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Microsoft is trying advertisements in Windows 11, which is bad


“This was an experimental banner that was not meant to be released externally and was turned off,” Microsoft’s Brandon LeBlanc told The Verge a few hours after this article was published. In the beginning, we had this storey:

Windows 11 File Explorer tabs is the upgrade we've been waiting for
image credits: microsoft

Have you ever wished there were more advertisements in the Windows File Explorer? Most likely not, given the absurdity of the idea. Even yet, it seems that Microsoft isn’t in sync with the rest of us.

The problem has been reported by Windows Insiders (via XDA) and seems to be present in build 22572 of Windows 11’s beta. Please be relieved to learn that these are not advertisements for new products or services. Ads for Microsoft Editor, an AI-powered spelling and grammar checker, seem to be needless self-promotion.


There have been further reports of PowerPoint template and marketing from other users.

Despite the fact that the ad isn’t that invasive, it doesn’t alter the fact that Microsoft is integrating self-promotion into File Explorer in the first place. Even if this isn’t the first time Microsoft has done this, it doesn’t mean we have to like it.

Ads have remained a part of Windows 8 since it was released, despite the controversy. It’s not only on Microsoft-owned applications that you’ll see ads. While using Windows 10, for example, my settings menu urged me to complete setting up my laptop even though I’ve had it since 2018.


Windows suggested I join up for Office 365 and OneDrive storage after clicking this window, but I declined. Then Windows tried to force me into using Microsoft’s “recommended” browser settings. My default browser was changed to Edge as well.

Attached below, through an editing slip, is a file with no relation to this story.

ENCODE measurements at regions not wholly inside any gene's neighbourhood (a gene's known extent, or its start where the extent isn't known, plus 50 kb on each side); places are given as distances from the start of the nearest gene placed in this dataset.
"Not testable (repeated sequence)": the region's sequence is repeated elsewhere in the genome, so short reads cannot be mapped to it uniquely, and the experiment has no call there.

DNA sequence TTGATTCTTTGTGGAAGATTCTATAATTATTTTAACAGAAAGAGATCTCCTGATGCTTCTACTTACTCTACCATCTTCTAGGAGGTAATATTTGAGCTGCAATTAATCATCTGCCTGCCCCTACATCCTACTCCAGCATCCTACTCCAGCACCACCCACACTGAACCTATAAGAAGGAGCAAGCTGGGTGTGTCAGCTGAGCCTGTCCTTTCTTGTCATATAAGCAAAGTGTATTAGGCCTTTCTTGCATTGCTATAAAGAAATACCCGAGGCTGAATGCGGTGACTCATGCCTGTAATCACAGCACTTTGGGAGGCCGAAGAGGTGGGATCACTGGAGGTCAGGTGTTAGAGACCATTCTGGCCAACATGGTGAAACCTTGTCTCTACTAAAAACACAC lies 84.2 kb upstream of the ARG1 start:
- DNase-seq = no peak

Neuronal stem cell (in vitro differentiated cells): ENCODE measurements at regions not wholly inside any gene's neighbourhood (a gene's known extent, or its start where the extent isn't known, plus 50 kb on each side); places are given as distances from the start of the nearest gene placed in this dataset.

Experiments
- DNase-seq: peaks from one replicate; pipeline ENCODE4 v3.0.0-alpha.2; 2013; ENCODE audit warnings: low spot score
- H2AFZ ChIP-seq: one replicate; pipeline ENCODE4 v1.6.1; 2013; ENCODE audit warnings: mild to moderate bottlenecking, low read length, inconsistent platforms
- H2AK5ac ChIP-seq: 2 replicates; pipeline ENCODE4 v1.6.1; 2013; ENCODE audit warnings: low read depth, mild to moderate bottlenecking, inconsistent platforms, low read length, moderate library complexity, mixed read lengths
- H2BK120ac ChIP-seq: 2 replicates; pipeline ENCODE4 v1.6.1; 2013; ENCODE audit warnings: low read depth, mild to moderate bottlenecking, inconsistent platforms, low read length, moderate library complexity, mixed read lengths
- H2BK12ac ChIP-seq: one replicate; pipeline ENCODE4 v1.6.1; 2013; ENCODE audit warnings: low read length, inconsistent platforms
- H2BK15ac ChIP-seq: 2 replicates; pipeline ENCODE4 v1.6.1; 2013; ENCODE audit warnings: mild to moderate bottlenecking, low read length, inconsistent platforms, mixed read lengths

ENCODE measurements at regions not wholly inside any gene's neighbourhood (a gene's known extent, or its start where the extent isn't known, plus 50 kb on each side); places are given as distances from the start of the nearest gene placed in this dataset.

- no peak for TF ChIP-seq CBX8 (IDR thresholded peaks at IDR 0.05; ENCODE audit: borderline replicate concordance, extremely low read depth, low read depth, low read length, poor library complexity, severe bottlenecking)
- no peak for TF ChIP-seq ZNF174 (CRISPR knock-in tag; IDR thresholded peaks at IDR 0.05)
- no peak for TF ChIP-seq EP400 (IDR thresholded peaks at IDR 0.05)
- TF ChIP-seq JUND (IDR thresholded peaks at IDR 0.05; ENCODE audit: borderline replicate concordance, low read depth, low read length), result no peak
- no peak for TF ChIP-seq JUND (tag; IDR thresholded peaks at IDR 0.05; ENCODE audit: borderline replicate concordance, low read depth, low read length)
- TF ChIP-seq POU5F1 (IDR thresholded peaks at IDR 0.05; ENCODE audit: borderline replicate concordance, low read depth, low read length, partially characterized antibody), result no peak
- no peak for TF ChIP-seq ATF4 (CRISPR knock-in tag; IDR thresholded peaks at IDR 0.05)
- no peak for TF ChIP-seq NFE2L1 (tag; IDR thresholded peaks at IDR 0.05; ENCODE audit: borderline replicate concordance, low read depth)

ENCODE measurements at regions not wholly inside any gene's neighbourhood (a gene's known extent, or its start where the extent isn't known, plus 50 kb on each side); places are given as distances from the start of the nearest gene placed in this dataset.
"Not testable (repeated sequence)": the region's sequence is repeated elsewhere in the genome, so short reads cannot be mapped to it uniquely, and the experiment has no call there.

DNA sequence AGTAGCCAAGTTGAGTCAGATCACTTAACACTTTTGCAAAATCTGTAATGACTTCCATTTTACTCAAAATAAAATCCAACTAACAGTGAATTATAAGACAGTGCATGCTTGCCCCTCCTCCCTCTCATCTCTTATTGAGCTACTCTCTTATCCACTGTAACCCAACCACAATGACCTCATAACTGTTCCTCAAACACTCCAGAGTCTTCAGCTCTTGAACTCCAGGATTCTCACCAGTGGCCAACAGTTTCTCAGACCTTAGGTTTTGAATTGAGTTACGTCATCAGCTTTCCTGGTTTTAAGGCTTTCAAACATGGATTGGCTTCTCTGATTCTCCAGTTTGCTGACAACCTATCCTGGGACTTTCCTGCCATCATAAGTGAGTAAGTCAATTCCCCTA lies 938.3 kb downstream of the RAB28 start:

However, even after ignoring that option, my settings menu still displays a message encouraging me to cease using Google Chrome.

A lot of establishments have a lot of advertising. It’s often used to help pay for applications or services that don’t really cost anything to use. Indeed, ad-free access to a certain product is included in many popular memberships.


There is no doubt that Windows is an expensive product regardless of whether or not it was pre-installed on your computer when you purchased it. Windows 11 Pro users, like me, should not be bombarded with requests to use or test more Microsoft services.

Many questions remain concerning the advertising that appear in File Explorer for certain Windows Insiders. However, they are still in the testing stage until they appear in the public edition of Windows 11. As a result, Microsoft could go back to its present strategy of promoting Windows without making any changes. We can only hope that this decision is made as quickly as possible.


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